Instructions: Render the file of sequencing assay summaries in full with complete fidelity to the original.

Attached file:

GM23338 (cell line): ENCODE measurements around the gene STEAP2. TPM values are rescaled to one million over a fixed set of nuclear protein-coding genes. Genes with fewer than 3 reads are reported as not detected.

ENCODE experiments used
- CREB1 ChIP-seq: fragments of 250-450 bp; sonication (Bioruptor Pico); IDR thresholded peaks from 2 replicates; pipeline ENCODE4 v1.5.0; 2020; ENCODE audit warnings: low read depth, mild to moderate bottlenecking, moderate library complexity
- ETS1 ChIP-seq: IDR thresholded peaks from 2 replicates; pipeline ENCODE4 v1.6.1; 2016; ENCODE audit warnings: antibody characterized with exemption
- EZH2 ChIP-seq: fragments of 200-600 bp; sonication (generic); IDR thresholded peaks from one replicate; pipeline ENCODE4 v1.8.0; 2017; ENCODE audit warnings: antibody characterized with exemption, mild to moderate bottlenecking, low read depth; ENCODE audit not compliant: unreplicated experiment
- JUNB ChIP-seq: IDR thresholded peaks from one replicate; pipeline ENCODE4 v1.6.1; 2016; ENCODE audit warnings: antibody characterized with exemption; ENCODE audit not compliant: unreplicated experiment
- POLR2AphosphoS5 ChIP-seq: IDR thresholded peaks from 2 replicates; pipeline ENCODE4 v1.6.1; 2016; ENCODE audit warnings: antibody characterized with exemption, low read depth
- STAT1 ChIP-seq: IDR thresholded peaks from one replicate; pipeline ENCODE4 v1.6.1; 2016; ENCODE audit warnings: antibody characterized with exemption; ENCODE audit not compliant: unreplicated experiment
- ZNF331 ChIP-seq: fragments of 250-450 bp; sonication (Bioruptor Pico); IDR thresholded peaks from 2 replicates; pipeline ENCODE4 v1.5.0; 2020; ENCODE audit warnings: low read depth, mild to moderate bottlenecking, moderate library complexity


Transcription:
GM23338 (cell line): ENCODE measurements around the gene STEAP2. TPM values are rescaled to one million over a fixed set of nuclear protein-coding genes. Genes with fewer than 3 reads are reported as not detected.

ENCODE experiments used
- CREB1 ChIP-seq: fragments of 250-450 bp; sonication (Bioruptor Pico); IDR thresholded peaks from 2 replicates; pipeline ENCODE4 v1.5.0; 2020; ENCODE audit warnings: low read depth, mild to moderate bottlenecking, moderate library complexity
- ETS1 ChIP-seq: IDR thresholded peaks from 2 replicates; pipeline ENCODE4 v1.6.1; 2016; ENCODE audit warnings: antibody characterized with exemption
- EZH2 ChIP-seq: fragments of 200-600 bp; sonication (generic); IDR thresholded peaks from one replicate; pipeline ENCODE4 v1.8.0; 2017; ENCODE audit warnings: antibody characterized with exemption, mild to moderate bottlenecking, low read depth; ENCODE audit not compliant: unreplicated experiment
- JUNB ChIP-seq: IDR thresholded peaks from one replicate; pipeline ENCODE4 v1.6.1; 2016; ENCODE audit warnings: antibody characterized with exemption; ENCODE audit not compliant: unreplicated experiment
- POLR2AphosphoS5 ChIP-seq: IDR thresholded peaks from 2 replicates; pipeline ENCODE4 v1.6.1; 2016; ENCODE audit warnings: antibody characterized with exemption, low read depth
- STAT1 ChIP-seq: IDR thresholded peaks from one replicate; pipeline ENCODE4 v1.6.1; 2016; ENCODE audit warnings: antibody characterized with exemption; ENCODE audit not compliant: unreplicated experiment
- ZNF331 ChIP-seq: fragments of 250-450 bp; sonication (Bioruptor Pico); IDR thresholded peaks from 2 replicates; pipeline ENCODE4 v1.5.0; 2020; ENCODE audit warnings: low read depth, mild to moderate bottlenecking, moderate library complexity